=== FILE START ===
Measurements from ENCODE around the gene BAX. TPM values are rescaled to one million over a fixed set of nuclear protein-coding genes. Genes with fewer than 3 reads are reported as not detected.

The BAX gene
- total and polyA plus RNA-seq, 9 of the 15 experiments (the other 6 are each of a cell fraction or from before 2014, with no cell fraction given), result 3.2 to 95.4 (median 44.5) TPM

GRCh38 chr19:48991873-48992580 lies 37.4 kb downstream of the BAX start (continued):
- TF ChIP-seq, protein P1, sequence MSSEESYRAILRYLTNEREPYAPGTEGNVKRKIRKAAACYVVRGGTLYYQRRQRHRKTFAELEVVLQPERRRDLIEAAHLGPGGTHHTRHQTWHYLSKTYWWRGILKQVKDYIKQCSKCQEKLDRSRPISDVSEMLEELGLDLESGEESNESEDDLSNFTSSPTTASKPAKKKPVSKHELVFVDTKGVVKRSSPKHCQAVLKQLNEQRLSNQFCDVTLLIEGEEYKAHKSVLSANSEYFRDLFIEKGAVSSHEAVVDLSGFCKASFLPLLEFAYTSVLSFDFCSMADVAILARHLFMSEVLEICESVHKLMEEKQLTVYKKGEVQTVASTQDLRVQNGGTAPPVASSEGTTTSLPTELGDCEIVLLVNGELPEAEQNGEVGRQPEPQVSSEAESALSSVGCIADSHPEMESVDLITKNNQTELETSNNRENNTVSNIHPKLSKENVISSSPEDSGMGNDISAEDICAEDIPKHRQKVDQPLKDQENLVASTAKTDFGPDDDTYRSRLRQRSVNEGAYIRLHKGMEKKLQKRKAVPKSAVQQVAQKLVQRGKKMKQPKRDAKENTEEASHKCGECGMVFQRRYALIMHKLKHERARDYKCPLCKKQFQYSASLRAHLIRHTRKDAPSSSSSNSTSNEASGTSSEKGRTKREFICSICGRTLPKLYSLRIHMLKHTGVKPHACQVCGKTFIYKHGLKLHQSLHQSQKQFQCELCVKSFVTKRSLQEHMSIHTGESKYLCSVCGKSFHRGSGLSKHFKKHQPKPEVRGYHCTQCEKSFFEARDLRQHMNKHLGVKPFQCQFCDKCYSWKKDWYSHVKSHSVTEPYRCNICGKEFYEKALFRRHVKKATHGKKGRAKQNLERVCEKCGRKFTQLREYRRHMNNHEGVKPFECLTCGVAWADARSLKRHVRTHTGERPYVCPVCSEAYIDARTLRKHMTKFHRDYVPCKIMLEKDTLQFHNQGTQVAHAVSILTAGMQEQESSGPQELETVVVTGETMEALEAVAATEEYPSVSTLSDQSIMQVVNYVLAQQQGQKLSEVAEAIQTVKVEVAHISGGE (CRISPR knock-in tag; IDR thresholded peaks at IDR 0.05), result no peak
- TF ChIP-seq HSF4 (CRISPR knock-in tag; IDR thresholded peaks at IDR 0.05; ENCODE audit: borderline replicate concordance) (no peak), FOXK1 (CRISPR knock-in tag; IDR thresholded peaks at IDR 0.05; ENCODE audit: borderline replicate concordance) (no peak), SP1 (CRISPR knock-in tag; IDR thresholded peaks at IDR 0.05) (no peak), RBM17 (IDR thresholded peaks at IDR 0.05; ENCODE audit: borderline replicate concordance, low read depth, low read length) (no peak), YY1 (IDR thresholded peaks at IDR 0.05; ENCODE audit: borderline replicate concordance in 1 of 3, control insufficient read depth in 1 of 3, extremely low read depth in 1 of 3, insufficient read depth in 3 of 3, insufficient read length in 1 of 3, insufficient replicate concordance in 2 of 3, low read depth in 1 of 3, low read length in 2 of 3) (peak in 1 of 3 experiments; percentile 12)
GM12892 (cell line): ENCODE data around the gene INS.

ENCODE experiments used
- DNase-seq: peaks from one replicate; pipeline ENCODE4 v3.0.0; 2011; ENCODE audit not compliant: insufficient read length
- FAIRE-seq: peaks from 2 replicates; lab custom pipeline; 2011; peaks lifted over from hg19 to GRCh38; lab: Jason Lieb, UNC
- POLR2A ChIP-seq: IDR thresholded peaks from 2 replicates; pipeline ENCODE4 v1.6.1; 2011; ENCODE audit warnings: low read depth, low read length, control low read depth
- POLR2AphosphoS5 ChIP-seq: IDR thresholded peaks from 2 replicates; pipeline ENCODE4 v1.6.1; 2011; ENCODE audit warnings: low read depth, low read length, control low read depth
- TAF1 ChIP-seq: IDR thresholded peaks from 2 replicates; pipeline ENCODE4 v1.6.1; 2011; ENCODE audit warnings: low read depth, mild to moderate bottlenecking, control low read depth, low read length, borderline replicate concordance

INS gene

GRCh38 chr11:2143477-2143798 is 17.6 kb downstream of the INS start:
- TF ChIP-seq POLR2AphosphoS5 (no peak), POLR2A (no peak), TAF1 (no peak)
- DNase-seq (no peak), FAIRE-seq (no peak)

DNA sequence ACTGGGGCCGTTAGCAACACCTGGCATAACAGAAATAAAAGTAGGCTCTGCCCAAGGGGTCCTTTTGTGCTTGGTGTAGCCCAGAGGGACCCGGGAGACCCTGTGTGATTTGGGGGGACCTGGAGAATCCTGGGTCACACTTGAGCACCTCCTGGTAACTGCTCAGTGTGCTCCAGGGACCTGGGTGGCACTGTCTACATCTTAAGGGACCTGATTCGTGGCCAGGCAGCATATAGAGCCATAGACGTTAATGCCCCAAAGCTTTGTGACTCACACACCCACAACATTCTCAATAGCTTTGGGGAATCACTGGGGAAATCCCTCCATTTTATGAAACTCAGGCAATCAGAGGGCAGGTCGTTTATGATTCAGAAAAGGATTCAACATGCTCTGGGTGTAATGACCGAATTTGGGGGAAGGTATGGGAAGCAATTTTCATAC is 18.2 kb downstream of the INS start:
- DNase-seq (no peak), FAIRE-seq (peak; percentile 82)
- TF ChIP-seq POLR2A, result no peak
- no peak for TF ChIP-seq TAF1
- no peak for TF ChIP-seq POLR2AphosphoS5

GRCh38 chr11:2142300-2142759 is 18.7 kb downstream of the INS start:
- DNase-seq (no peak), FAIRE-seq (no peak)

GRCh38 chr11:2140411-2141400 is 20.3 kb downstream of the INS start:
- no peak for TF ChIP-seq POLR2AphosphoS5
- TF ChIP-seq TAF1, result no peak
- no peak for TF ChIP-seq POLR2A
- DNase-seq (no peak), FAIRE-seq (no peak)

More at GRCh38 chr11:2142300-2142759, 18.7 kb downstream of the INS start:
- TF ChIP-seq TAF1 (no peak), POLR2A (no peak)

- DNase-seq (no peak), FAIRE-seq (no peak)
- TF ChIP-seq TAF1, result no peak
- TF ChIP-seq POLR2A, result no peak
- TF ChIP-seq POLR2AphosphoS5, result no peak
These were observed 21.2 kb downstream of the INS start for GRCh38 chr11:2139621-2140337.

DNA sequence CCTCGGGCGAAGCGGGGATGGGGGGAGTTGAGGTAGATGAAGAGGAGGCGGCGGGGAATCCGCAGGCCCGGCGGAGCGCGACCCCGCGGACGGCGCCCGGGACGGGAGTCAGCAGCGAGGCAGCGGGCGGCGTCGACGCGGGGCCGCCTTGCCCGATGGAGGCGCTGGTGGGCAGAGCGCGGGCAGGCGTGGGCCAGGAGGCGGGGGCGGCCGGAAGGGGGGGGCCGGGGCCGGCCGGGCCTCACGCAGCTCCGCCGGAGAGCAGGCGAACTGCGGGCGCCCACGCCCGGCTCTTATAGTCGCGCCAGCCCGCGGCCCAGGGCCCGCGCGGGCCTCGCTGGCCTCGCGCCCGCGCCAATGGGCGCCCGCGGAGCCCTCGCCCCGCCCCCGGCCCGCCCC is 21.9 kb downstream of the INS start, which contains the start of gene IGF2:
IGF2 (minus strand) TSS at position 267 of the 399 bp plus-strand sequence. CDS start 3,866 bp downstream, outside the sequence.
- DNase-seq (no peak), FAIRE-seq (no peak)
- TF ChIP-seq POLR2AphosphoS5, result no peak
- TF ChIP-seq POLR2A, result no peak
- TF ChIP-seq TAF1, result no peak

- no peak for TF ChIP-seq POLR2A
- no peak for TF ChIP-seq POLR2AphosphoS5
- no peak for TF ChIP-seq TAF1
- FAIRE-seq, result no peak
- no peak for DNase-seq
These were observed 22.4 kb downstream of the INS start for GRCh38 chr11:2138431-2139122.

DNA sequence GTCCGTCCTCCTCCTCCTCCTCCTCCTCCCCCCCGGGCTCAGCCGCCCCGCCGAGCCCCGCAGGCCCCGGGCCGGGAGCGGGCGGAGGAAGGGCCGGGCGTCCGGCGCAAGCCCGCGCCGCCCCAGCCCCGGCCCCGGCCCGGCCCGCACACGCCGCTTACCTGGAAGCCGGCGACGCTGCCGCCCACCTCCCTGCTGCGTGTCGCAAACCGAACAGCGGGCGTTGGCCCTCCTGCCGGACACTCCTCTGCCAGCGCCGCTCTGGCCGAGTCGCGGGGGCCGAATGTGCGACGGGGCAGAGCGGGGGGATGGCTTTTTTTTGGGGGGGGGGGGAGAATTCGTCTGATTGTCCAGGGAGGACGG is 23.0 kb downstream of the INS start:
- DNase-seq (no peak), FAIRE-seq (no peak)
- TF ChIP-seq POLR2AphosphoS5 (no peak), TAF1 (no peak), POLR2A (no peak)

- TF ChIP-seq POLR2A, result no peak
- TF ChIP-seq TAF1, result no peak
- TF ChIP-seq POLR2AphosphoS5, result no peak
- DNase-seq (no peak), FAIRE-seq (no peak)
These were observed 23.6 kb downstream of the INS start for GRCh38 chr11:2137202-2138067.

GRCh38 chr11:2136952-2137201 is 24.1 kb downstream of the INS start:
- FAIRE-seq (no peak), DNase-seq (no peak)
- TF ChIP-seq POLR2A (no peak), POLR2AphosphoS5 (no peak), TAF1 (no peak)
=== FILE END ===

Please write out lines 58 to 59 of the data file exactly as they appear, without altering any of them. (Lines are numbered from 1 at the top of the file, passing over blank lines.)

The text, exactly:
- FAIRE-seq (no peak), DNase-seq (no peak)
- TF ChIP-seq POLR2A (no peak), POLR2AphosphoS5 (no peak), TAF1 (no peak)